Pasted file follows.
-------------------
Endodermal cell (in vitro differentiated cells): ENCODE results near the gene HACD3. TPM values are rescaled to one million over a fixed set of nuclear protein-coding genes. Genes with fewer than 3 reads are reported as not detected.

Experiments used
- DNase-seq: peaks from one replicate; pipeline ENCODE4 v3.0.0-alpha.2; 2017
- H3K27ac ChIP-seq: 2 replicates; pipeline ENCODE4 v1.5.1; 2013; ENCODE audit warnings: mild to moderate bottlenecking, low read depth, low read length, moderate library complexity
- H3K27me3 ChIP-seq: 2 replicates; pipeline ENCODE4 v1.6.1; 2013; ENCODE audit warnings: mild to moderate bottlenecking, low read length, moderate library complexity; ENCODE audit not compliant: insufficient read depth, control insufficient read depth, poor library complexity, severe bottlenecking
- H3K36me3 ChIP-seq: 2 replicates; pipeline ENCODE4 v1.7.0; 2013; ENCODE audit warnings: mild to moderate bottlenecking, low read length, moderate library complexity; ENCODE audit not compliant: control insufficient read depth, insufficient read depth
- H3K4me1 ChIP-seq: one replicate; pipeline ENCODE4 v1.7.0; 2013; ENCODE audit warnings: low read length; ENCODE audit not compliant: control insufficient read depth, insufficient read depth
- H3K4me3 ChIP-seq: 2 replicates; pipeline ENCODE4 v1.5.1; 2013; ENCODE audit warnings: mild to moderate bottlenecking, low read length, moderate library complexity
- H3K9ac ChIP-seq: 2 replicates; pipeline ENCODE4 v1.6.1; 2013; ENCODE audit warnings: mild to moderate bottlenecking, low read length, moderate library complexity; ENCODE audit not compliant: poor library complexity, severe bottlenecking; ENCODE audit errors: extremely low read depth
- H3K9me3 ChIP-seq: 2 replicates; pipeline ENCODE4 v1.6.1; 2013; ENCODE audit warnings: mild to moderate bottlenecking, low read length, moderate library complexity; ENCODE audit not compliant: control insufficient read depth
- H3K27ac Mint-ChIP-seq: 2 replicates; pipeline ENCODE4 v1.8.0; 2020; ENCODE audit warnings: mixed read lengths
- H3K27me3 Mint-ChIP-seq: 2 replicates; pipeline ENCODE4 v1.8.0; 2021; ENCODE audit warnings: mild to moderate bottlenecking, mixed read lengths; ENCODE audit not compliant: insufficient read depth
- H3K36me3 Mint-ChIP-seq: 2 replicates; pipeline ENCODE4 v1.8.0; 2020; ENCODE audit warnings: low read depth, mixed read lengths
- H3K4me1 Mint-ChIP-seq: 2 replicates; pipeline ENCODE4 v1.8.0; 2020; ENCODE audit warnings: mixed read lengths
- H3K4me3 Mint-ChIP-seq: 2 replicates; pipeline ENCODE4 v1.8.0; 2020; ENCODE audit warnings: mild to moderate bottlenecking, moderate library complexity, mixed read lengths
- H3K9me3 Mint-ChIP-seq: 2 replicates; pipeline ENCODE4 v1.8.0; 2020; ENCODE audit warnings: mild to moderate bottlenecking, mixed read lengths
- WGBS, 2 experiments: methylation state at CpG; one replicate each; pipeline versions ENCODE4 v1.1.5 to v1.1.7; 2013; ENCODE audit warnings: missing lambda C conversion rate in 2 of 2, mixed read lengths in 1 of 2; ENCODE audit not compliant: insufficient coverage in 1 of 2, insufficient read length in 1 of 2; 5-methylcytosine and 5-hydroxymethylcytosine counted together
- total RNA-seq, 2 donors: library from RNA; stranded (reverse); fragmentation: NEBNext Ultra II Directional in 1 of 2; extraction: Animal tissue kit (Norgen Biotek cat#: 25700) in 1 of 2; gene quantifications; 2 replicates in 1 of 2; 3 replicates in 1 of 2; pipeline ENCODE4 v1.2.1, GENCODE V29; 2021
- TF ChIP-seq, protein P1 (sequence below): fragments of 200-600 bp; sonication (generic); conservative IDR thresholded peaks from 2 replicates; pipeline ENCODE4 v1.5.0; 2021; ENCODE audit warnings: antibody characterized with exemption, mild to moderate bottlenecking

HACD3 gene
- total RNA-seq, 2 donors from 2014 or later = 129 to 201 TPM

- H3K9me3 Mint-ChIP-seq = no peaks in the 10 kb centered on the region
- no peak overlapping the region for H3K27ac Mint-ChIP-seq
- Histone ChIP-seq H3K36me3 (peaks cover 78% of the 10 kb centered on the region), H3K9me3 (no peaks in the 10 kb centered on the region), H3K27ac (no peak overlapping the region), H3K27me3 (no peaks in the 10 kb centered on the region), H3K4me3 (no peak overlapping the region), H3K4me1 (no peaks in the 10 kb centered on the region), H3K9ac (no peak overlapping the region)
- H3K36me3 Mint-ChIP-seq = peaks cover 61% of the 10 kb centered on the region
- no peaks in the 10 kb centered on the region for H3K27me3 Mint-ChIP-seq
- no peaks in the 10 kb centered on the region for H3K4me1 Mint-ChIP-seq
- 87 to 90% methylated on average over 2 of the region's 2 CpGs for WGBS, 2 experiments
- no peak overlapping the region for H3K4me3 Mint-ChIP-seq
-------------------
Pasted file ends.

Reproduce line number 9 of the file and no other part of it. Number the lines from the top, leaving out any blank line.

- H3K9ac ChIP-seq: 2 replicates; pipeline ENCODE4 v1.6.1; 2013; ENCODE audit warnings: mild to moderate bottlenecking, low read length, moderate library complexity; ENCODE audit not compliant: poor library complexity, severe bottlenecking; ENCODE audit errors: extremely low read depth